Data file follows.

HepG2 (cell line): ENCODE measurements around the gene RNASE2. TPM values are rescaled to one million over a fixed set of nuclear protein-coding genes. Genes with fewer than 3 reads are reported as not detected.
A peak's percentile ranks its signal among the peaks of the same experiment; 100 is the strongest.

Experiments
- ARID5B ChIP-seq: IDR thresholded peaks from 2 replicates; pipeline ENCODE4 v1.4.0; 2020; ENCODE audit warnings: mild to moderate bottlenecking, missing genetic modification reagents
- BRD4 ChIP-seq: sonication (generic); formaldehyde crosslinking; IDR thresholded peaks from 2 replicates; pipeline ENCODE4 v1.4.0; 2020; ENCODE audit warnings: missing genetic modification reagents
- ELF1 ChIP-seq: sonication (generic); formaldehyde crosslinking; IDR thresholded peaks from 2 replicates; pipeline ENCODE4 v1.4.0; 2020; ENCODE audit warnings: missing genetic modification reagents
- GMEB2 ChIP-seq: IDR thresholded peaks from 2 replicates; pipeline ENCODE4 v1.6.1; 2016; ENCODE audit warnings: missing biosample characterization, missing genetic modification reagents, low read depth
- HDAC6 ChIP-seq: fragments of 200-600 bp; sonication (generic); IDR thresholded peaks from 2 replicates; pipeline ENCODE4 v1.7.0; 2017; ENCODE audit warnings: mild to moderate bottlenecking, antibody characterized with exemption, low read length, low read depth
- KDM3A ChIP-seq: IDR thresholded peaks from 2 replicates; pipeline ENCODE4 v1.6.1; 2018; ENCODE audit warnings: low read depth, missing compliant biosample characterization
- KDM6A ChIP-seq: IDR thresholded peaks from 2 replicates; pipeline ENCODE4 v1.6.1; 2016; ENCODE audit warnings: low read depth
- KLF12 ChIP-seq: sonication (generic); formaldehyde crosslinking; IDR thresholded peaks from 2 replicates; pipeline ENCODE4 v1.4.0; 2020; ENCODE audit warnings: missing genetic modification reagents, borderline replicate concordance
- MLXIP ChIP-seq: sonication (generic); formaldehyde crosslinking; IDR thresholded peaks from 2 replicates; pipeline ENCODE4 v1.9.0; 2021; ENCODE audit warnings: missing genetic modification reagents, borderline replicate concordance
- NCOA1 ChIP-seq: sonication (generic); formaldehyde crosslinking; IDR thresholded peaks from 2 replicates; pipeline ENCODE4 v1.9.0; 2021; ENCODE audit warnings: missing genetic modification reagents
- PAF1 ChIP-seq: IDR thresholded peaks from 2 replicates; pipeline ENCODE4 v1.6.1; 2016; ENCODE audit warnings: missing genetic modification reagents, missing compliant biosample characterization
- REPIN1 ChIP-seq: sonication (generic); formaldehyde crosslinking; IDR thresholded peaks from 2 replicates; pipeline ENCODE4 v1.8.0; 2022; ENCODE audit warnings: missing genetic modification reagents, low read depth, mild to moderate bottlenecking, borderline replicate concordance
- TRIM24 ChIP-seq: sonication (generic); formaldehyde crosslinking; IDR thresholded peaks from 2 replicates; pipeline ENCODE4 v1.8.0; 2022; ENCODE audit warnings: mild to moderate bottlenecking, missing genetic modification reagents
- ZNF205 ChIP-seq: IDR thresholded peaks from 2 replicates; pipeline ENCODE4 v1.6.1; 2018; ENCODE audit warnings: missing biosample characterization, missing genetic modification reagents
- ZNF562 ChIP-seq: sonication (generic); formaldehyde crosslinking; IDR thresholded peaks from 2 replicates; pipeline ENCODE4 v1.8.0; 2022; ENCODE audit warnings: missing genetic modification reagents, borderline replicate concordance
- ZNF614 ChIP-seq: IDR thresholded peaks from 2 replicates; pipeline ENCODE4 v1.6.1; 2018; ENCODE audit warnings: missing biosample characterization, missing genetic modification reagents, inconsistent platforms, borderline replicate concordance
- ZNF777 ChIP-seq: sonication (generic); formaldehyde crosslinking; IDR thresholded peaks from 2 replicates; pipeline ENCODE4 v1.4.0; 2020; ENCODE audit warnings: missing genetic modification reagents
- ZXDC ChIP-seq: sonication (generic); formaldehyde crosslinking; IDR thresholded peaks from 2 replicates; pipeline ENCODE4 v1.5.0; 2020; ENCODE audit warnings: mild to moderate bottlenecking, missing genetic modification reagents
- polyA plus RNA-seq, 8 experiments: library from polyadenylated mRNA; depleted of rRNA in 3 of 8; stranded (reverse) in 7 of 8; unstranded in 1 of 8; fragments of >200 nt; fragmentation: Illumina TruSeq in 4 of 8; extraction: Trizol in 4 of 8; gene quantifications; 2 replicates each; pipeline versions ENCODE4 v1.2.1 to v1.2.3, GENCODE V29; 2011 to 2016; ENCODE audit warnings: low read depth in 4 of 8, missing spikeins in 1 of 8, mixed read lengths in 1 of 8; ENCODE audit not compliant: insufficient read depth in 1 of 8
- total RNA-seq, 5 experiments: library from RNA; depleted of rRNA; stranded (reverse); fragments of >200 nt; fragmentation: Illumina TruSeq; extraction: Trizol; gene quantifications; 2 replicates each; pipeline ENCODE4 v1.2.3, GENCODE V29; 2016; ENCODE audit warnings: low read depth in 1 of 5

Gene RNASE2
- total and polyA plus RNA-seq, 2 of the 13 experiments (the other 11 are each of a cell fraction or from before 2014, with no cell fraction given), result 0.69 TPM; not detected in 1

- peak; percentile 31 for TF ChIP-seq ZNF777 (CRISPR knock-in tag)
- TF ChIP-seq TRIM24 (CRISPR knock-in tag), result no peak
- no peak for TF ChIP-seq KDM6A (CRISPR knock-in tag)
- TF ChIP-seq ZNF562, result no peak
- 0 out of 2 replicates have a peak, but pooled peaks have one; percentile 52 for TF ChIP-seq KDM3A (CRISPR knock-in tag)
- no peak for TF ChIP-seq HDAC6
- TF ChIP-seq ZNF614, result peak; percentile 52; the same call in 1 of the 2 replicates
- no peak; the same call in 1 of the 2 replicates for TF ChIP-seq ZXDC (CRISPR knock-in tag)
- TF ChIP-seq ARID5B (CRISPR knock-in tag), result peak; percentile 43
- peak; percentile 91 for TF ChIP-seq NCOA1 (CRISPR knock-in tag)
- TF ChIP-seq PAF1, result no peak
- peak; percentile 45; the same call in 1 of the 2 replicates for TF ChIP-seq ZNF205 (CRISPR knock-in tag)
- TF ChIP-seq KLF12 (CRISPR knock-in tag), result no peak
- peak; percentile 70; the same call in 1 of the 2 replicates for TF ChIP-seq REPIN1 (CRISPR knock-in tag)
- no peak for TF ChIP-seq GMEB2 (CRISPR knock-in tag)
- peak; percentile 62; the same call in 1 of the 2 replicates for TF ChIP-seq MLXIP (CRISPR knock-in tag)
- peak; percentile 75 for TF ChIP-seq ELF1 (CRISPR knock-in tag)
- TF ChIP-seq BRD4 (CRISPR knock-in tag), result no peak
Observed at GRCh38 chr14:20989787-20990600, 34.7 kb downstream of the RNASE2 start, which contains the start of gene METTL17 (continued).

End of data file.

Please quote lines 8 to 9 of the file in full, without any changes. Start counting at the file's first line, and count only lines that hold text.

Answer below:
- HDAC6 ChIP-seq: fragments of 200-600 bp; sonication (generic); IDR thresholded peaks from 2 replicates; pipeline ENCODE4 v1.7.0; 2017; ENCODE audit warnings: mild to moderate bottlenecking, antibody characterized with exemption, low read length, low read depth
- KDM3A ChIP-seq: IDR thresholded peaks from 2 replicates; pipeline ENCODE4 v1.6.1; 2018; ENCODE audit warnings: low read depth, missing compliant biosample characterization